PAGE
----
Metaphors bloom all around us as Spring approaches. It occurs to me how frequently gardening and agricultural images spring up in the language of business. Just the other day I read a headline on the Wall Street Journal site that Berkshire Hathaway and partners will “Plow $4 Billion into Copper Mines.” Keep your hand on that plow, Mr. Buffett!
Other examples abound. One’s profession is one’s “field.” We call factories “plants;” startup capital is “seed money,” and corporate expansion is “growth.” A risk-taking investment outfit is a “hedge fund.” Indeed, the terms “market” and “stocks” are of agricultural origin. (The great English novelist Muriel Spark amusingly describes the emergence of these terms in The Takeover, a comic novel about a 1970s Diana goddess cult.)
Symbols and metaphors function as psychic shorthand. We bundle ideas and emotions into a single message that’s instantly processed by its audience. Symbols skip past the brain’s sentries of logic and analysis, and once lodged in the brain, are hard to displace.
Recently we have seen how popular symbols can catch on, quickly outgrow their usefulness, and become catalysts of misunderstanding. Now, in the spirit of spring and renewal, I’d like to clear away the debris of two worn-out, bone-dry metaphors, and propose fresh new ones to take their place.
Over the last six months, “Wall Street” has snowballed into a catchall term encompassing the stock market, banking, hedge funds, speculators, venture capital, the Federal Reserve and your ATM. So inflated is this unit of cultural currency, it’s next to worthless. As Sam Goldwyn said of oral contracts: it’s not worth the paper it’s printed on.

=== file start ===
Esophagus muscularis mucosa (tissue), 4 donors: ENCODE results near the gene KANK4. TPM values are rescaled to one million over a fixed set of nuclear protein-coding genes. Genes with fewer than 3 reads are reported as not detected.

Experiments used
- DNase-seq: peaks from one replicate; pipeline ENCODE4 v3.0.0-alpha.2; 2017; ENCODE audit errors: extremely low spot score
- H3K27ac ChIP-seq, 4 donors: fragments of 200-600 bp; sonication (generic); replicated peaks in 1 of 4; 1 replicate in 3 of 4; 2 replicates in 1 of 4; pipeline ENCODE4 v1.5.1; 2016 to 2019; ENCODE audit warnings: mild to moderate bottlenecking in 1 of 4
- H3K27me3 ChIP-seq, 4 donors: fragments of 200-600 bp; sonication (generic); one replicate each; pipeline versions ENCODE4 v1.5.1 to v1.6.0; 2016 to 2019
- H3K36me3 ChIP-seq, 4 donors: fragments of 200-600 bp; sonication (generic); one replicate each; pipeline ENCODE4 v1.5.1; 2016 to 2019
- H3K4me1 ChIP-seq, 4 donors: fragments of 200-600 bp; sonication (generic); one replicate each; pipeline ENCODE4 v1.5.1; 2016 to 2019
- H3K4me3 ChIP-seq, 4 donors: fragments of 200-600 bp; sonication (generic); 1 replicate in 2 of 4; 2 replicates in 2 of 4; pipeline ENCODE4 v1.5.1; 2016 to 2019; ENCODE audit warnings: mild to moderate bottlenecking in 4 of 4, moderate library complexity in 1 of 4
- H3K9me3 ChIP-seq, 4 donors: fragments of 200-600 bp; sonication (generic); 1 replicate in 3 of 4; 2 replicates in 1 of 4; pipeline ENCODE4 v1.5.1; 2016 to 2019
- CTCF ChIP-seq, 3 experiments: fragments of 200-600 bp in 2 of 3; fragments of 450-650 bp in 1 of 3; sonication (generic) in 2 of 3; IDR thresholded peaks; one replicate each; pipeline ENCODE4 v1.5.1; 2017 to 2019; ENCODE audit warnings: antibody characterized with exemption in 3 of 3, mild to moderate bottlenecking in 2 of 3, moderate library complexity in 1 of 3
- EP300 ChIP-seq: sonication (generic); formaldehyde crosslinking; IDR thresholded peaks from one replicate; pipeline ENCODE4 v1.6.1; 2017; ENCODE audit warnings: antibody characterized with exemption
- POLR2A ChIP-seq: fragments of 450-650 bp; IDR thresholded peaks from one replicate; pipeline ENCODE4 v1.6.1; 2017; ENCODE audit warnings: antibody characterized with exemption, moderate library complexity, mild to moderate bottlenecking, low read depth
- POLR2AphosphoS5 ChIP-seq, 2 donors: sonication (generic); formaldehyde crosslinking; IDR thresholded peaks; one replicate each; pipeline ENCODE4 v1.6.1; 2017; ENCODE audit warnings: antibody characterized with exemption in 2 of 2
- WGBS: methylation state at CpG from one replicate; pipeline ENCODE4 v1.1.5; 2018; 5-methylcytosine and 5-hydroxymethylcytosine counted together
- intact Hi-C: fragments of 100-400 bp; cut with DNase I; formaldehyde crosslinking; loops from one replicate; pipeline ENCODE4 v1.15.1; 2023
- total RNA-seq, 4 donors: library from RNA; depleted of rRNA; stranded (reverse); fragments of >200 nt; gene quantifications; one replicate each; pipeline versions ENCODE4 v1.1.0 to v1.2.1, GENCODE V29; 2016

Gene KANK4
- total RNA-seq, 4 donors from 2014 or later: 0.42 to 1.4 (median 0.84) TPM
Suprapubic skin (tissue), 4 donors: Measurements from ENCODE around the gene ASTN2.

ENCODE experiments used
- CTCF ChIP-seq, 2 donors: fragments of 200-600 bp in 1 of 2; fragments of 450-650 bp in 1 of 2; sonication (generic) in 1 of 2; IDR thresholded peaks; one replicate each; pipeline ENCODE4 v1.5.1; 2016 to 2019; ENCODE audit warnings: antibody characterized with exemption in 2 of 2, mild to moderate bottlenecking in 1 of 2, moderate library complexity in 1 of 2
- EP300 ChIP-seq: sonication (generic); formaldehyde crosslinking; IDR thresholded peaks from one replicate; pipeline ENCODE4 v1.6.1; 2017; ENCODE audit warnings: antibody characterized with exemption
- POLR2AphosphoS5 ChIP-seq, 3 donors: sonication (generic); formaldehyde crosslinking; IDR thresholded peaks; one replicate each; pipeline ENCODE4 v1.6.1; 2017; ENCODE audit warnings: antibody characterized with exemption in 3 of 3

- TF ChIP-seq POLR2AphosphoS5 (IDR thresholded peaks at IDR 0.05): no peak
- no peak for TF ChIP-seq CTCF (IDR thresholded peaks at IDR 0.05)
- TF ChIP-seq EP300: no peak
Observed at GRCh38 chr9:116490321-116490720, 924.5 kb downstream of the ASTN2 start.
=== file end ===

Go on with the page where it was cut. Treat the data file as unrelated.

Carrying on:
Then there’s “Main Street”—enshrined as the hometown antidote to Wall Street. Here’s another metaphor that now rings hollow, its glory days as a vibrant symbol for local economies long past. The main drag is … a drag. Cruise down a town’s Main Street nowadays and you might find a bank and a few retail stores, often branches of large national chains—hardly a proud showcase for local commerce.
The true address for American commerce is not Main Street, but just around the corner, on the Great American Side Street. For it is in corporate parks and office buildings located on Side Street U.S.A. where the business of the country’s business is percolating.
Side Street is home to startups, entrepreneurs, inventors, and emerging businesses. Suburban garages located on side streets have been the incubator of our greatest corporate success stories, including HP, Apple, Amazon and Google.
I champion the “Side Streets” because they best represent the diversity—in kind, size, shape and location—of American businesses. Business in the U.S. doesn’t fit into a cubbyhole called Wall Street or Main Street: it’s ecologically decentralized.
As for Wall Street, the term has become a platitude, wrapped in a stereotype, inside a cliché. It is a metaphorical dead-end street—the furthest thing from a true representation of the American marketplace.
To better convey the country’s true market, let’s put Wall Street’s bulls and bears out to pasture. I propose we reach back into the garden of metaphors and look for one that fits. Why there it is! The garden itself!
The Great American Garden is comprised of tens of thousands of retailers, small and large manufacturers, service companies and producers of raw materials. They vary as gloriously as plants in sophisticated botanical gardens. Our dazzling array of businesses is spread across the land, each inflected as well as nurtured by its unique region, climate and local culture—much like garden plants. The fruits of this national garden comprise the country’s vast and varied marketplace. Let’s put the “eco” back in “economy”.
As the first day of spring approaches, let’s also note the signs of promise and prosperity that are all around us. Too often our use of outmoded symbols blinds us to fresh and positive developments.
Look at the cities of Seattle, San Jose, Chicago and Houston; all are booming—and blooming—with stable property values and high job growth. Why pundits keep overlooking these national success stories I can only ascribe to spring fever.
So, how do you get to the Great American Garden? Simple. Take a Side Street.